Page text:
Ask Chase Carrillo what is the one thing in this world with which he will never part, and there is no hesitation in his answer.

"On Mother's Day of my sophomore year I had a construction class. I made a wooden bench, a two-seated bench with a console in the middle. It's the last thing I ever gave my mother," he said, surrendering to the tears forming in his eyes. "She loved it so much."

Julie Carrillo passed away the next month, June 28, 2017, succumbing to her battle with cancer. She never saw him play a varsity football game for the Stephenville Yellow Jackets — and she did so love watching her little boy play football.

"She never missed a game, only when there was an emergency and she had to be in the hospital, whether it was football or baseball," Chase said.

And yes, he knows some people might think it cliche', but he doesn't care. He likes to think Julie now has the best seat of all to watch his games, so he gives everything he has on every single play to give her something to brag about to her friends in Heaven.

"Oh, she's watching," he said. "And she's telling everyone up there, 'That's my son.'"

Chase is giving Julie plenty to brag about. Last season he was a first-team all-district kicker with 84 points (69 extra points, five field goals with a long of 40 yards) in 15 games. He was also second-team all-district at defensive back with 110 tackles (61 solo), two fumble recoveries, a blocked punt, and a tackle for a safety.

This season he's off to another great start. Through the Jackets' first three games he has 28 tackles (18 solo), with one interception and 19 kicking points.

"I give that kid a hug every time I can," Jackets head coach Greg Winder said. "He's a great example of strength to us all. We preach all the time that life is not just about the X's and O's, and that not everything is going to be perfect every day.

"Chase is a tremendous leader, who leads by example. Our other young men understand what he's been through, and yet he goes out there."

Julie would have it no other way.

Ironically, Julie was first diagnosed with colon cancer when Chase was in the eighth grade. She appeared to have won that fight and he said she was diagnosed clean for about six months before the deadly disease reared its ugly head again.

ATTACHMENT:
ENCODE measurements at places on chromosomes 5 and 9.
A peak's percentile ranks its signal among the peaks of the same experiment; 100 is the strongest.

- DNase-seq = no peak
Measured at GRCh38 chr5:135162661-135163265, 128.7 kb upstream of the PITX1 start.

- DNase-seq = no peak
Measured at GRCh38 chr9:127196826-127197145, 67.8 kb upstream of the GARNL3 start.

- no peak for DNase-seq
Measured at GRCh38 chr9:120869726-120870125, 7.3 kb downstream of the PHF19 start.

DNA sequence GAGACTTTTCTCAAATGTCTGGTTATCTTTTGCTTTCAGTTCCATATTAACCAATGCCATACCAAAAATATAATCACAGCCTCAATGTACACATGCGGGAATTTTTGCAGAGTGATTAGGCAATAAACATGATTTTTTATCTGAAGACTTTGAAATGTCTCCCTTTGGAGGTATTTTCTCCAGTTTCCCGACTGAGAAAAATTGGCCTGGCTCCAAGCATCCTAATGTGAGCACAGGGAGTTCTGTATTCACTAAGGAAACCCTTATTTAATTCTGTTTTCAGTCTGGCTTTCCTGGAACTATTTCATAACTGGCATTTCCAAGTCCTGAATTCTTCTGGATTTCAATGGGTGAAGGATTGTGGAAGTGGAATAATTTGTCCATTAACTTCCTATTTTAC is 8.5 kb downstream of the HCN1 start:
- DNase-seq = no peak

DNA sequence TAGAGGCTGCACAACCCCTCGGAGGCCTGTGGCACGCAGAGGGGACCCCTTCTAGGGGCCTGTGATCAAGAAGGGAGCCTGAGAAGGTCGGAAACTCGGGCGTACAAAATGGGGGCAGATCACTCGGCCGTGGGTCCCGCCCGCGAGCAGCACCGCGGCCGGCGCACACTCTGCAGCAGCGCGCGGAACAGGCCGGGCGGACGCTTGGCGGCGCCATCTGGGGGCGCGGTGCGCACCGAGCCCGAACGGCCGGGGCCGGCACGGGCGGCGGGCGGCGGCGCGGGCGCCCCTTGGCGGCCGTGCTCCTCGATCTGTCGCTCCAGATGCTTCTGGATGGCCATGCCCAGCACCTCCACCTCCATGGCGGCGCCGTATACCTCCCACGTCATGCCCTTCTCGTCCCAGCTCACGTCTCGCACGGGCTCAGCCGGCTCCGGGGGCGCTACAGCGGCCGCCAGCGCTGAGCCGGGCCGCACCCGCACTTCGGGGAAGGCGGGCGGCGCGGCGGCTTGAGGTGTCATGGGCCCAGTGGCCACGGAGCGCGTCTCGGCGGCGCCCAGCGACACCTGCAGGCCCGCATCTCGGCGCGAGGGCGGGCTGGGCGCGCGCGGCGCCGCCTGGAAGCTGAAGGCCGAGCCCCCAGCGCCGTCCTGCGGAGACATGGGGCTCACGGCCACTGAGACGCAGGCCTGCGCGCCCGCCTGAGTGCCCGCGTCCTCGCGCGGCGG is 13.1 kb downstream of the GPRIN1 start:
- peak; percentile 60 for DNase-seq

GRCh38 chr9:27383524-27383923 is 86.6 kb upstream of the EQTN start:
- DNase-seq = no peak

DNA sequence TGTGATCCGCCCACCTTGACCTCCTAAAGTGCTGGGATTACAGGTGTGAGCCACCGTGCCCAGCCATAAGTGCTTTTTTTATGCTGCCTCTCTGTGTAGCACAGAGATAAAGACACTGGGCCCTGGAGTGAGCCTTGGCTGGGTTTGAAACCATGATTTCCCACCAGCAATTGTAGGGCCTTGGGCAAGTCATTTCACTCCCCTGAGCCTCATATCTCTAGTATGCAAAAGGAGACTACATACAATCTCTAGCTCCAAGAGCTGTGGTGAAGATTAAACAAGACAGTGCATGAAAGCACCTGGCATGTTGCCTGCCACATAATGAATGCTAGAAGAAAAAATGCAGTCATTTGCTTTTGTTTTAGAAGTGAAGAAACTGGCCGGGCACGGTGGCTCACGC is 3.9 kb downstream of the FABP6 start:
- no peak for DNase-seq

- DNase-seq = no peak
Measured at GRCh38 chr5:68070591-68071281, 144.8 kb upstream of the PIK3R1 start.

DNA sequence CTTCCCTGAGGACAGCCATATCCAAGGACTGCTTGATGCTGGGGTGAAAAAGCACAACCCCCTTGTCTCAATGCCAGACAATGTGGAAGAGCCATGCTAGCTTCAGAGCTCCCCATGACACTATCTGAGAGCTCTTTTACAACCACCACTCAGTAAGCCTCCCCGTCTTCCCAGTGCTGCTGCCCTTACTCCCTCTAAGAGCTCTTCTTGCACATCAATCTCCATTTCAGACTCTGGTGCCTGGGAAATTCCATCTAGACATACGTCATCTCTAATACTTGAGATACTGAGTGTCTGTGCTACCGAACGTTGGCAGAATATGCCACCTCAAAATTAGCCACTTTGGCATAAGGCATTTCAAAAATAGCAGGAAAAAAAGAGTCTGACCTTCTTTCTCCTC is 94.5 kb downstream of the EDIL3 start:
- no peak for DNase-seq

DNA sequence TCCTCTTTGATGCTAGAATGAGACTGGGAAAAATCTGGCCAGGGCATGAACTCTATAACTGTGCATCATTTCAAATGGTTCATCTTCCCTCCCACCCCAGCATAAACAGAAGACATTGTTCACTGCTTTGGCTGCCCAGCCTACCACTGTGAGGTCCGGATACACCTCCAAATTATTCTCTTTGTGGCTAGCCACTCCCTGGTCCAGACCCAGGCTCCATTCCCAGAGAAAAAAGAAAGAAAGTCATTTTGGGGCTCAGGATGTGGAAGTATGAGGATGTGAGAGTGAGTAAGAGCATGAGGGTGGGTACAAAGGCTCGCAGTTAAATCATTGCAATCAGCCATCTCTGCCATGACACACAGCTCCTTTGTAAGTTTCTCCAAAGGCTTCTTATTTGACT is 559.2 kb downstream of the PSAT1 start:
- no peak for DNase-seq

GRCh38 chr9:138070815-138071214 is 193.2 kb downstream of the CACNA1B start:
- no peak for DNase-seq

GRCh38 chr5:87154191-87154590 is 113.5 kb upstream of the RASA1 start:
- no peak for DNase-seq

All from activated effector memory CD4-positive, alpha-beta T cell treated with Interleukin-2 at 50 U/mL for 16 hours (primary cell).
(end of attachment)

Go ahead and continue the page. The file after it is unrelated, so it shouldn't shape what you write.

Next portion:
Chase and his family have always been close, and they are even more so now. Like his mother, his dad, Gilbert, never misses a game in which Chase or his sister Cheney are playing in. Cheney is a junior soccer player for the SHS Honeybees, who won the girls Class 4A state championship in 2016.

Whether it's her on the soccer field or Chase on the football field, the other is on the sidelines as the biggest cheerleader.

"My dad and my sister, they mean everything to me," Chase said. "I love spending every second I can with them, especially now."

Gilbert was once a professional rodeo athlete and co-founder of the Professional Bull Riders circuit before retiring over a decade ago. He still ropes, and often he and Chase team rope together.

"When I was little I wanted to ride bulls, but my dad didn't want me to," Chase said, adding with a chuckle, "Now I don't want to.

"But I'll probably rope the rest of my life. It's great time to share with my dad. It's harder to find the time since I made varsity, but whenever we get the chance it's always special."

Julie was awarded the PBR's Sharon Shoulders Award posthumously in 2017. The award recognizes the great women of professional bull riding whose work, partnership and faith have been as integral to the sport as the athletes themselves. She and Gilbert ran 4C’s Bucking Bulls and training facility in Stephenville.

Chase would love to play football in college, but he said he realizes at 5-9 and 170 pounds, the odds are better at playing kicker than defensive back. And while he likes kicking, he loves playing defense.

"I would 100 percent rather play defense than kick, but I'm also realistic, so if I could kick in college, I'd do it, as long as I could play," he said.

Chase wants to be an engineer and work for his dad and uncle in the oil field industry. Mostly, he just wants to spend the rest of his life making his mother proud.

"I will always miss her, for the rest of my life," he said. "Football practice and games, they help me forget the pain for at least a moment, and all the sad things go away. Then, I realize how blessed I am to have the family I have, and to have her as a mother."